Right side

The ascending portion of the colon, the right ureter, and part of the thin intestinal loops are located in this space, which is also known as the “vacuum region”.

Pain in this area mainly represents colon inflammations due to various causes, as well as ureteral pain due to descending stones.


Refers to the center of the abdomen. Its content consists mainly of the transverse colon, and part of the small intestinal loops.

Mesogastric pains are generally deferred from other abdominal visors and structures, however, colicky pain in the periumbilical region indicates small bowel pathology.

Left flank

Like its contralateral namesake, the left flank is also known as the “abdominal void region.” The descending portion of the colon, part of the intestinal loops, and the left ureter are located in this space.

The clinical implications are similar from one flank to the other, being important to correctly delimit the evaluated spaces to establish an adequate diagnosis.

Right lower quadrant

Acute pain in the right iliac fossa is one of the quadrants that represents one of the main reasons for consultation in the emergency department.

Its content is represented by the cecum with its cecal appendix and in female patients the uterine annexes (ovaries and fallopian tubes).

McBurney’s appendicular point is located on an imaginary line drawn from the umbilicus to the right iliac crest at the exact point where the upper two thirds of that line meet with the lower third.

The MCBurney point is considered a positive maneuver for acute appendicitis, when pressing on it produces a sharp pain that makes the patient scream.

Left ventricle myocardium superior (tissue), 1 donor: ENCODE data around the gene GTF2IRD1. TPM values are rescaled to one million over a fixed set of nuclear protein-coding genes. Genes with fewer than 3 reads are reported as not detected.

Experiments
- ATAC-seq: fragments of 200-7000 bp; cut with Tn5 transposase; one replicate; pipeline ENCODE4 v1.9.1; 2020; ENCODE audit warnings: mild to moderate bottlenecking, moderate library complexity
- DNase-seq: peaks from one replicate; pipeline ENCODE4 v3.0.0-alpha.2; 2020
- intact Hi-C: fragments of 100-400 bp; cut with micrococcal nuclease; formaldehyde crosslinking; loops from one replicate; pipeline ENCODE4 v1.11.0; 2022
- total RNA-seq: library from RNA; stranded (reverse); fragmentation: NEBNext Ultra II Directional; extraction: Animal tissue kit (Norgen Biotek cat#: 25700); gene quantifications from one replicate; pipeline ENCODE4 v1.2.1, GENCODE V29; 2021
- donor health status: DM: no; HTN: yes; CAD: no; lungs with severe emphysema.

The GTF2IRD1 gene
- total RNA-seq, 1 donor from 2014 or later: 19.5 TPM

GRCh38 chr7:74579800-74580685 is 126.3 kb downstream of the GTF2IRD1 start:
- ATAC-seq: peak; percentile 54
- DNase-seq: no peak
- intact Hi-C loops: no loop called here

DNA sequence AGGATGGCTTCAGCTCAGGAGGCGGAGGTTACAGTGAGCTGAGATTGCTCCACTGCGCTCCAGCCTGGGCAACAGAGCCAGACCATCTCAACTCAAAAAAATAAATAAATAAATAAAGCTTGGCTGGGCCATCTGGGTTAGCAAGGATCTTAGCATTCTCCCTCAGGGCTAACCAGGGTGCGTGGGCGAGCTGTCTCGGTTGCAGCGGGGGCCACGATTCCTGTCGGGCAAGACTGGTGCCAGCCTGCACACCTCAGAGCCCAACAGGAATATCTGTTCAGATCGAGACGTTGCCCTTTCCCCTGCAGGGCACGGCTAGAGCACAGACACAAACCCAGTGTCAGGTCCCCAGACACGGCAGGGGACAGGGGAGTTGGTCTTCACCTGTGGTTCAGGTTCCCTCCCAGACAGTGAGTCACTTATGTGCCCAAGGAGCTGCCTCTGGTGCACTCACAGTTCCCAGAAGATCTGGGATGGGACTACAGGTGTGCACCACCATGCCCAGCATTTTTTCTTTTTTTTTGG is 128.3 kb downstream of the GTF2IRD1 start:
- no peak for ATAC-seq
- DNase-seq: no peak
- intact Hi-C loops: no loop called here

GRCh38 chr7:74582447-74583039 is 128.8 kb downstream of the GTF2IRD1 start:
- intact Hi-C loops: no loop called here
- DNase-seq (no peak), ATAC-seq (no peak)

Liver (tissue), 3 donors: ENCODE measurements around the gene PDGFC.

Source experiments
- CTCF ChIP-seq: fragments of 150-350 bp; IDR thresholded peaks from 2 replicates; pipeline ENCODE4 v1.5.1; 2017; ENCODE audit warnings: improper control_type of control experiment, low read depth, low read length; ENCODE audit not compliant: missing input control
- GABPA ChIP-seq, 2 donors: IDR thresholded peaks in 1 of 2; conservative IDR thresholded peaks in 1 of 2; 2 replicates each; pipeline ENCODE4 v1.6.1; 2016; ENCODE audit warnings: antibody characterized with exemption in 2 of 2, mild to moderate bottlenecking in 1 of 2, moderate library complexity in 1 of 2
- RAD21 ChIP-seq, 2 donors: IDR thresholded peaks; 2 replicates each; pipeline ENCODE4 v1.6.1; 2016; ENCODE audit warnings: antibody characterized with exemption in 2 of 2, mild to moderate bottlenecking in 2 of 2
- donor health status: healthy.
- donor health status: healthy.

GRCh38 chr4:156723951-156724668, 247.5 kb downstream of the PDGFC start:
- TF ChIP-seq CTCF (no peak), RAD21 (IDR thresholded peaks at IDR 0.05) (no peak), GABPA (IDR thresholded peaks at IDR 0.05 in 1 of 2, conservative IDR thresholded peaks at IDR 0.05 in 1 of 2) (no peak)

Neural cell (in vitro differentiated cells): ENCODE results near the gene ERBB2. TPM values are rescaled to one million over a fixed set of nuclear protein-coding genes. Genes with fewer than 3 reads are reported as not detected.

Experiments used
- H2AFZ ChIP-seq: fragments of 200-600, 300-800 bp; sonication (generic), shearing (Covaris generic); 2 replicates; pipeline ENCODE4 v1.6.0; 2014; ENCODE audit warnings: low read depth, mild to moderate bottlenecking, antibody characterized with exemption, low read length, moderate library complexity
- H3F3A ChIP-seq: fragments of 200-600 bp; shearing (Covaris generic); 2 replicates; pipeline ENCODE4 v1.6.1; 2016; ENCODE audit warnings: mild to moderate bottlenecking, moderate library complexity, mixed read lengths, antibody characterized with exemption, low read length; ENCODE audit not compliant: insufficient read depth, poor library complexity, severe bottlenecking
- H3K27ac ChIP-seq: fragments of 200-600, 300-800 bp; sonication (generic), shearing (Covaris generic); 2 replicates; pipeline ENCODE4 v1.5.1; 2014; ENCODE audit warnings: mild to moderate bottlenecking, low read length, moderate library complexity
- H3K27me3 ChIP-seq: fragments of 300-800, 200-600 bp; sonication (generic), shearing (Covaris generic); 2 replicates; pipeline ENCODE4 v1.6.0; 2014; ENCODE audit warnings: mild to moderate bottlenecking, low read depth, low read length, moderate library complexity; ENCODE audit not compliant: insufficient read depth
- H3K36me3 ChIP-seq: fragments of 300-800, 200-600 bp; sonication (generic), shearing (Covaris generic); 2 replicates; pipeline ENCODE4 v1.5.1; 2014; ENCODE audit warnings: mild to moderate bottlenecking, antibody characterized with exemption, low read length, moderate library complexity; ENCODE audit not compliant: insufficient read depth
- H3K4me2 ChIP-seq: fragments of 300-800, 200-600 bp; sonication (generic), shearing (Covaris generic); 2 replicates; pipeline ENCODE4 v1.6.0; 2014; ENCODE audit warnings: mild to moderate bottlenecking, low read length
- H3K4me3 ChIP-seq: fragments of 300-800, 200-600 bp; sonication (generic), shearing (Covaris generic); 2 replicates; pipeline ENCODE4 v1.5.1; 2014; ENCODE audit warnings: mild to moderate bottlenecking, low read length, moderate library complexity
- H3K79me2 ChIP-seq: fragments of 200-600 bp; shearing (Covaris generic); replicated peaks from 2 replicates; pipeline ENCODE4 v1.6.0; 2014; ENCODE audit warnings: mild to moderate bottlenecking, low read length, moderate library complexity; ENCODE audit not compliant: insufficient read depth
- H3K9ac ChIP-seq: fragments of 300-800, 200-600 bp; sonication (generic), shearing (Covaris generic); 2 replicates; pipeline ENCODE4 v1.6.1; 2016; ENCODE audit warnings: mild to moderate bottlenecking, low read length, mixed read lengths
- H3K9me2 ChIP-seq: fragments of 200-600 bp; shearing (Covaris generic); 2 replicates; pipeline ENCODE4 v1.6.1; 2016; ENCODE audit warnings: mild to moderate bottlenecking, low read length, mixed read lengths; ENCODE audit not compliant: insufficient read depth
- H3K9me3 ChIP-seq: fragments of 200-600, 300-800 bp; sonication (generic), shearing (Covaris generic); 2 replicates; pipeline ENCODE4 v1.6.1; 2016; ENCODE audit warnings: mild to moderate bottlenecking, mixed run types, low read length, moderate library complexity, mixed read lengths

In the hypogastrium is the urinary bladder, and part of the thin loops and in female patients the uterus is also located.

Hypogastric pain is mainly consulted in the area of ​​gynecology, however, in cases of decreasing kidney stones it can also be consulted with hypogastric pain.

Left iliac fossa

In the left iliac fossa, like the contralateral homonymous quadrant, the sigmoid colon is located and in female patients the left uterine annexes (ovaries and fallopian tubes).

Function of the abdominal cavity

Its function is to contain and hold the abdominal viscera, without being rigid like the thorax, to allow peristaltic and diaphragmatic movements in the functions of swallowing, digestion and respiration.

The peritoneum, a serous membrane with two sheets, a parietal sheet that covers the abdominal cavity and a visceral sheet that covers each of the organs, forming folds and compartments for each one of them, supports the organs without limiting them to allow a optimal irrigation and innervation.


  1. Agustín Caraballo. Clinical examination manual. University of the Andes. Publications Council. Examination of the abdomen. P. 119-133.
  2. Latarjet Ruiz Liard. Human anatomy. 4th Edition. Volume 2. Editorial Médica Panamericana.
  3. William C. Shiel Jr. Abdominal Pain: Symptoms & Signs. Recovered from: medicinenet.com
  4. Roger Sherman. Chapter 86. Abdominal pain. Clinical methods: The history, physical, and laboratory examinations. 3rd Edition. Recovered from: ncbi.nlm.nih.gov
  5. Alexandra Stanislavsky. Abdominal cavity. Recovered from: radiopaedia.org